The Journey To Anchorage

I’ve been craving a grand adventure and escape ever since I returned from a three month hitch hiking tour of New Zealand in early 2008. I’d tasted the freedoms and adventures that come with travelling outside the ‘ordinary’ structured transport modes. Hitch hiking is essentially a pragmatic pursuit that inevitably leads you down countless unexpected avenues. In the summer of 2008 I thought I could hitchhike the length of the Americas; taking a motorcycle down the east coast from Canada and then hitch hiking up the west coast from Argentina to Alaska (the holy grail). I hadn’t really thought that idea through, the first stumbling block being the fact I’d never even been on a motorcycle and the second being that it would cost a great deal in money and time. So this idea didn’t get off of the drawing board.

In November 2008 I went up the Kendal mountain festival (in the England’s Lake District for you foreign types) where I went to lectures with my heroes and undoubted legends. I saw the likes of Reinhold Messner, David Breashears, Chris Bonnington, Doug Scott (my favourite and absolute legend) and many more. But what I took away from the festival was thoughts of a young Scottish fella I’d watched cycle around the world earlier that year on the BBC. Mark Beaumont cycled 18,000 miles around the globe in 194 days and 17 hours, breaking the existing World Record by a margin of 81 days. His lecture got me thinking and in the knowledge that he was planning an assault on a rowing record I started thinking about how possible it would be to cycle Prudhoe bay to Tierra Del Fuego and climb some big mountains on the way.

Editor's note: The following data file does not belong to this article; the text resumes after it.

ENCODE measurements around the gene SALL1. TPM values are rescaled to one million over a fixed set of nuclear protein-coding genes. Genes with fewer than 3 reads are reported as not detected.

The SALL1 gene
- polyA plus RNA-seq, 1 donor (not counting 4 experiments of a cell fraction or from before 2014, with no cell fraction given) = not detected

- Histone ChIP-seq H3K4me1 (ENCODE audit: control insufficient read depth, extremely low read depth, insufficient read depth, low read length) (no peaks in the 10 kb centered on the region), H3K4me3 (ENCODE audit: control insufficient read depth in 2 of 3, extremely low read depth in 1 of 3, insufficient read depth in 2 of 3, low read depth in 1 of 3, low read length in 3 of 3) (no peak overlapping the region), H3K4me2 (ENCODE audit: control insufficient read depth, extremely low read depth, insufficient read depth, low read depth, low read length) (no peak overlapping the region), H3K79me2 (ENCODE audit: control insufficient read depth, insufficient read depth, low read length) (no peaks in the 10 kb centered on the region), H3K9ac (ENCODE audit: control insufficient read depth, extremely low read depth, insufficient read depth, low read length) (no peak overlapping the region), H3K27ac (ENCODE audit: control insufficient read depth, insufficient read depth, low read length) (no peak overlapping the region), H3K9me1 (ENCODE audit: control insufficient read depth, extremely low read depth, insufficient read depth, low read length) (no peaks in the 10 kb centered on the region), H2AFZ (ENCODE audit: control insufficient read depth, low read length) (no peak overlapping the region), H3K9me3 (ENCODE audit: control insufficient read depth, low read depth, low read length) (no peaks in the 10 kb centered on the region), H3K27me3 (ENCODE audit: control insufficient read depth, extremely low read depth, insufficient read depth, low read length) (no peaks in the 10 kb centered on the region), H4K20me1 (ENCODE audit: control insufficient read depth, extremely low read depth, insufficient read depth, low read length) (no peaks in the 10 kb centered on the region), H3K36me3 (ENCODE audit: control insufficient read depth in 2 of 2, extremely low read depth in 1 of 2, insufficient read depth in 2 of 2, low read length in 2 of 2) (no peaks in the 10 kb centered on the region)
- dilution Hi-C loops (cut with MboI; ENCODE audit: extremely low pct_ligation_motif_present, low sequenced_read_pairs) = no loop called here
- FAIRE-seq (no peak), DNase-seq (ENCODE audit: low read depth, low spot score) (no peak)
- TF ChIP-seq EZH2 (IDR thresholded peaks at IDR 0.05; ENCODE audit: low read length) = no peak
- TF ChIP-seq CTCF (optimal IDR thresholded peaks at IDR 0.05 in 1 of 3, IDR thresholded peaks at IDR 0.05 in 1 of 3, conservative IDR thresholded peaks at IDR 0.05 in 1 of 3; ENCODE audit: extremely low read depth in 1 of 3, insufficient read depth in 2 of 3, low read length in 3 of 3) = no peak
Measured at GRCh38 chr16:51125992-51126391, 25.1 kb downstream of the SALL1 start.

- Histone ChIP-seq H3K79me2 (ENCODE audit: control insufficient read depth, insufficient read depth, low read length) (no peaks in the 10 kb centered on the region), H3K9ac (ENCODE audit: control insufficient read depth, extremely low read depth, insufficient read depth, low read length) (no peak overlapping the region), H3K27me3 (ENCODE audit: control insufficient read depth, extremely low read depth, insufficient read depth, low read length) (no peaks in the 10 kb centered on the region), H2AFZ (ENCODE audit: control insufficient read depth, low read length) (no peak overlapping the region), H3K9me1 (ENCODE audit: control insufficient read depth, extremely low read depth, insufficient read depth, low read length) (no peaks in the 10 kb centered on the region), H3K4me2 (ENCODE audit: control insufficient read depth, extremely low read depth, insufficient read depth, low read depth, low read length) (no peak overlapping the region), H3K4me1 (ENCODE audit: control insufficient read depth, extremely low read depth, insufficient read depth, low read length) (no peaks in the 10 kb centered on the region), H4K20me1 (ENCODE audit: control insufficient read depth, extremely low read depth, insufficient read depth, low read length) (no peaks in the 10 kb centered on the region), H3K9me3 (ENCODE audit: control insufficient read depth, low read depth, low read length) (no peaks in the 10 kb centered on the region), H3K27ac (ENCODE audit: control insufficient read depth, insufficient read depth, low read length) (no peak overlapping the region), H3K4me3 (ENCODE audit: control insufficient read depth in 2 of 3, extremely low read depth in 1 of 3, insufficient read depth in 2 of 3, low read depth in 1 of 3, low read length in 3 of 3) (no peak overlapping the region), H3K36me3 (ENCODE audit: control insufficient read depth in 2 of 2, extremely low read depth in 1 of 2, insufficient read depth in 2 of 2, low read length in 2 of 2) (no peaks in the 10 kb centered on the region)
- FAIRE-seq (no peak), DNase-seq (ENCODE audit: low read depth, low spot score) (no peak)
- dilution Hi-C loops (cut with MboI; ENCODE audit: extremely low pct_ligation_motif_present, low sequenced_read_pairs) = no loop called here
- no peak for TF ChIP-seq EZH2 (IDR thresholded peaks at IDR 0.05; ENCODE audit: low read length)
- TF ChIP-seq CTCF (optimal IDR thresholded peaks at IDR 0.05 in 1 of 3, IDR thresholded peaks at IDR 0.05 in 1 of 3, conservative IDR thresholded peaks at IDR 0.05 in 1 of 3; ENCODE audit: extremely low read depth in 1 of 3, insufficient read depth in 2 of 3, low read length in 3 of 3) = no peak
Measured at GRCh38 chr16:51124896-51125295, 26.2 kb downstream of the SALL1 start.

Mark Beaumont’s boat sunk so he decided to cycle the Americas, climbing Denali and Aconcagua on the way down… what a great idea! Anyhow, I’d already decided that the central tenant of my journey would be freedom and that adding climbing expeditions into the mix would add too much time pressure as well as expense.

I started looking into the serious possibilities in 2009, expecting to start the journey later that year. Luckily for me I was suffering with knee problems and thus spared the humiliation of taking a hopelessly unprepared expedition out on the road. I had taken delivery of my bike from Thorn in May but it just sat in the garage, I wasn’t fit enough to ride it. Knee problems once again prevented a still embarrassingly unprepared trip heading down to Tierra Del Fuego in November of that year. However, my planning had gathered pace and I spent the next months obsessively scouring other peoples websites and blogs and sending emails to ensure I got the best and most suitable equipment for the trip.

By May 14th I was ready to fly. My bike was serviced and packed, I’d nearly 2,000 miles of training in my legs and nothing could stop me… apart from a volcano in Iceland. Still it only put me back a day which was surprising considering I was travelling with Iceland Air via Iceland!

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